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If Walt Disney gave us the definitive picture of German fairy tales such as Cinderella and Snow White, first published in 1812 by Jacob and Wilhelm Grimm, Kay Nielsen helped the world imagine the settings and characters found in the stories of Norwegian folklorists Peter Christen Asbjørnsen and Jørgen Moe. The lifelong friends were inspired by the Grimms, and like the brothers, the look of the stories they had collected came to life many years after they were published in 1841. In the case of Asbjørnsen and Moe, the catalyst was a London publisher named Hodder & Stoughton, which hired Danish artist Nielsen, in 1914, to illustrate a collection of the friends’ Norwegian stories called East of the Sun and West of the Moon.
That volume is reproduced in its entirety, with a gorgeous new layout by Andy Disl, in a new slipcovered book from Taschen. Like the Hodder & Stoughton version, Nielsen’s illustrations are the book’s stars. Unlike it, the Taschen package also includes illustrated essays about Asbjørnsen and Moe’s contribution to the 19th-century’s preoccupation with “indigenous literature,” as well as an overview of Nielsen’s career, which included a stop at Walt Disney’s studio to create the artwork for the “Night on Bald Mountain” sequence in the 1941 animated masterpiece, Fantasia.
Nielsen’s influences ranged from the Art Nouveau fantasies of Aubrey Beardsley, which can be seen in his earliest work, to Japanese woodcuts and the Ballet Russes, which dominate East of the Sun and West of the Moon. Read the rest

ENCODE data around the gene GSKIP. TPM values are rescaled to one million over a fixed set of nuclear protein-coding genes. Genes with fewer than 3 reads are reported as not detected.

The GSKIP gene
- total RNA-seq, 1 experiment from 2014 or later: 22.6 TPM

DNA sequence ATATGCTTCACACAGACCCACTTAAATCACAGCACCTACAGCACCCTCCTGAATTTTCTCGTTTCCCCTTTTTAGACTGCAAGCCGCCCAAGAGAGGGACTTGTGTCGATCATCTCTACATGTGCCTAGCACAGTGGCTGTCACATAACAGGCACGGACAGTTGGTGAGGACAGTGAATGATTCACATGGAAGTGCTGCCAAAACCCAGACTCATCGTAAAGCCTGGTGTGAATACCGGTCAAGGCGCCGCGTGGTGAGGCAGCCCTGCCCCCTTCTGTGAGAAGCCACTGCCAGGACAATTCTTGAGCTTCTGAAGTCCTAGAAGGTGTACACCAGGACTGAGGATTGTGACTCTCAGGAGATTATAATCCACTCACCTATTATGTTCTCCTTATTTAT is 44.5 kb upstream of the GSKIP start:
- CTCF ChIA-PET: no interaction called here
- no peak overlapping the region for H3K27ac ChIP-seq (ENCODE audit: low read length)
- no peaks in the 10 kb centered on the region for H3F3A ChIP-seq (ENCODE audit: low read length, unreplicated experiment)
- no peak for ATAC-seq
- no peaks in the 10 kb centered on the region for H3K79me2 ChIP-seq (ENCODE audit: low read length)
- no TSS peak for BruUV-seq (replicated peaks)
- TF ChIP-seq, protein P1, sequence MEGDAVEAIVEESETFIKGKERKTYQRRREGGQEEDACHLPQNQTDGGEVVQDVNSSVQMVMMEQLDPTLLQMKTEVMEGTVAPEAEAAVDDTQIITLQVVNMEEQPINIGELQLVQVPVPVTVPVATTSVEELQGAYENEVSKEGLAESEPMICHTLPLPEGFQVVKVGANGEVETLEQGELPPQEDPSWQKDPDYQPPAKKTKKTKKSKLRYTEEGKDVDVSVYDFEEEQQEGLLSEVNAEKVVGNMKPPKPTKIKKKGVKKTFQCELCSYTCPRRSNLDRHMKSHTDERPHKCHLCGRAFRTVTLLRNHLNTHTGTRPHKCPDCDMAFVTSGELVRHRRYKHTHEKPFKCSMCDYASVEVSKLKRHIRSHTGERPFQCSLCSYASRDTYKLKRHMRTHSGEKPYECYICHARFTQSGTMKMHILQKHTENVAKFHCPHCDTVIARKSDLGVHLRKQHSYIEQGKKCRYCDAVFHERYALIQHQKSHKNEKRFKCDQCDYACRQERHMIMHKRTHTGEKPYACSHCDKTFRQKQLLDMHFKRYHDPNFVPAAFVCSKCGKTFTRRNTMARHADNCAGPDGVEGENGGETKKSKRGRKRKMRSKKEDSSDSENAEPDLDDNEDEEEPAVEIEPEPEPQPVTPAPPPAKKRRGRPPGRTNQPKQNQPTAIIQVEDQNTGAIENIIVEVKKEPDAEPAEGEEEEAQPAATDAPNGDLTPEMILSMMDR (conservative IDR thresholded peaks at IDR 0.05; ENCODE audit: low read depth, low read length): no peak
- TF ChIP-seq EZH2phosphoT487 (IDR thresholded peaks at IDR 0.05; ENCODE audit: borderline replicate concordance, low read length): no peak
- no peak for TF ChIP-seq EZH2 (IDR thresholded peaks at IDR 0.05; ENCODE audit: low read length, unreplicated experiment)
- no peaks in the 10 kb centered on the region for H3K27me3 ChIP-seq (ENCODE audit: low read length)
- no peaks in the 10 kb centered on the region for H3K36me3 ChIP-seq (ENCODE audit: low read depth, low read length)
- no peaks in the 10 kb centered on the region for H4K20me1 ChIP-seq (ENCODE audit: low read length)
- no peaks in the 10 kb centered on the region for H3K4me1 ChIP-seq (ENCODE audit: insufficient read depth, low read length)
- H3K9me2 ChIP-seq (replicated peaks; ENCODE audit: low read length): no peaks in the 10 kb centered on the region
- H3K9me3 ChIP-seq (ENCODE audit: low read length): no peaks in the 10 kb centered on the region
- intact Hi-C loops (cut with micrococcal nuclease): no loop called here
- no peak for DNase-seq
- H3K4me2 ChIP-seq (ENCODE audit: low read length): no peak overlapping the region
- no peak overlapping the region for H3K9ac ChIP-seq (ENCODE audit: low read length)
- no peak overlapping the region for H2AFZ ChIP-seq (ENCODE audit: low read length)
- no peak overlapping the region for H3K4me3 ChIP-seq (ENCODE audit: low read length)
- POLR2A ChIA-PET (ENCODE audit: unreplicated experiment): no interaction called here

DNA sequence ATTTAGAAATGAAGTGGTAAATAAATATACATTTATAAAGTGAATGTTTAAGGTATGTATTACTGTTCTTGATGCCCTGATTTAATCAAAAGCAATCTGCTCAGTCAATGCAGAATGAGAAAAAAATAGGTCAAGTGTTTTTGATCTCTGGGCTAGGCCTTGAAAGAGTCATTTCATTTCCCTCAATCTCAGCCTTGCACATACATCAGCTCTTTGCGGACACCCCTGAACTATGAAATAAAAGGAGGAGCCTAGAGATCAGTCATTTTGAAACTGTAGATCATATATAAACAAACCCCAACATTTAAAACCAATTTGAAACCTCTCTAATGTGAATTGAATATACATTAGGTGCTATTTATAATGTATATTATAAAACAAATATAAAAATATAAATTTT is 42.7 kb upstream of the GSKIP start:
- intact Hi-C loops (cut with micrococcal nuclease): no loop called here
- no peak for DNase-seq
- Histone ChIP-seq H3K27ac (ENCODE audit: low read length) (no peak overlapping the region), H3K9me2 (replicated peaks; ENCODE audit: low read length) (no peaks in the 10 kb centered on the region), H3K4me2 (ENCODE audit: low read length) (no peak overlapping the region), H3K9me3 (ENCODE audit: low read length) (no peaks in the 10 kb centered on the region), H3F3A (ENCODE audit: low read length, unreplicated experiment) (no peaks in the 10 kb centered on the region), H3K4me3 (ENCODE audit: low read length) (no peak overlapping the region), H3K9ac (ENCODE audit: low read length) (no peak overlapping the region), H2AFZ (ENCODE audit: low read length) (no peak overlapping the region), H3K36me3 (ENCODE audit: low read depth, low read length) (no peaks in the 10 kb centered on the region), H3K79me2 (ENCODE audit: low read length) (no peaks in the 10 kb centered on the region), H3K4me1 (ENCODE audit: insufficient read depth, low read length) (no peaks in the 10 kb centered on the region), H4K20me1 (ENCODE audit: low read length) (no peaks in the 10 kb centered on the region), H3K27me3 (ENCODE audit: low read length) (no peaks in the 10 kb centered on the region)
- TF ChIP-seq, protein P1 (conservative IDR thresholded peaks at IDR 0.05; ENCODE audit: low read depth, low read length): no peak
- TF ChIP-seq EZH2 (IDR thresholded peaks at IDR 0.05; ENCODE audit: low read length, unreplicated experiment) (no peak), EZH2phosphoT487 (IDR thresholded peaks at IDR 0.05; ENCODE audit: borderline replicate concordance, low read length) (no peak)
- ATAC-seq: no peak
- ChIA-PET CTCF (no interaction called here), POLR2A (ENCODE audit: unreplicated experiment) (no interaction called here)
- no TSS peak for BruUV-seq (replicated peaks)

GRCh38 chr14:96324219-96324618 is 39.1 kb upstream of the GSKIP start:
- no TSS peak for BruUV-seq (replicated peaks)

Needle-in-a-haystack stories are the caffeine of collecting. As the editor of Fine Books & Collections, Rebecca Rego Barry knows this better than most; her new book, Rare Books Uncovered, is filled with more than 50 such tales of book-collecting bonanzas. Recently, I interviewed Barry for Collectors Weekly. She told me about her conversations and correspondences with everyone from legendary rock guitarist turned book hunter Martin Stone — he reportedly sold Led Zeppelin’s Jimmy Page a copy of the I Ching that had been owned by occultist icon Aleister Crowley — to author and book dealer Larry McMurtry, who typed out his book-discovery story before mailing it to Barry.
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This raises an interesting question: When one person finds a rare book, is their gain always at the expense of somebody else? “That can be true,” Barry says, “but among the booksellers I work with, especially those that belong to organizations like the ABAA or the ILAB, there’s an ethical obligation not to swindle each other or people who don’t know any better, like little old ladies selling their husband’s things. Personally, if I were to go to a garage sale and thought I had found a $5,000 book on sale for a dollar, I would feel conflicted. In most cases, though, the more common example is that you see a book you feel like you’ve seen before and decide to take a chance on it. It’s only after you get it home and do your research that you know if you’ve hit the jackpot — or overpaid.”
Last month, Frances Dinkelspiel's new book, Tangled Vines, cracked the New York Times' Best Seller list. It's a great read, since it mostly follows the events leading up to an arson-caused wine-warehouse fire in 2005, in which 4.5 million bottles of wine worth at least a quarter-billion dollars were lost.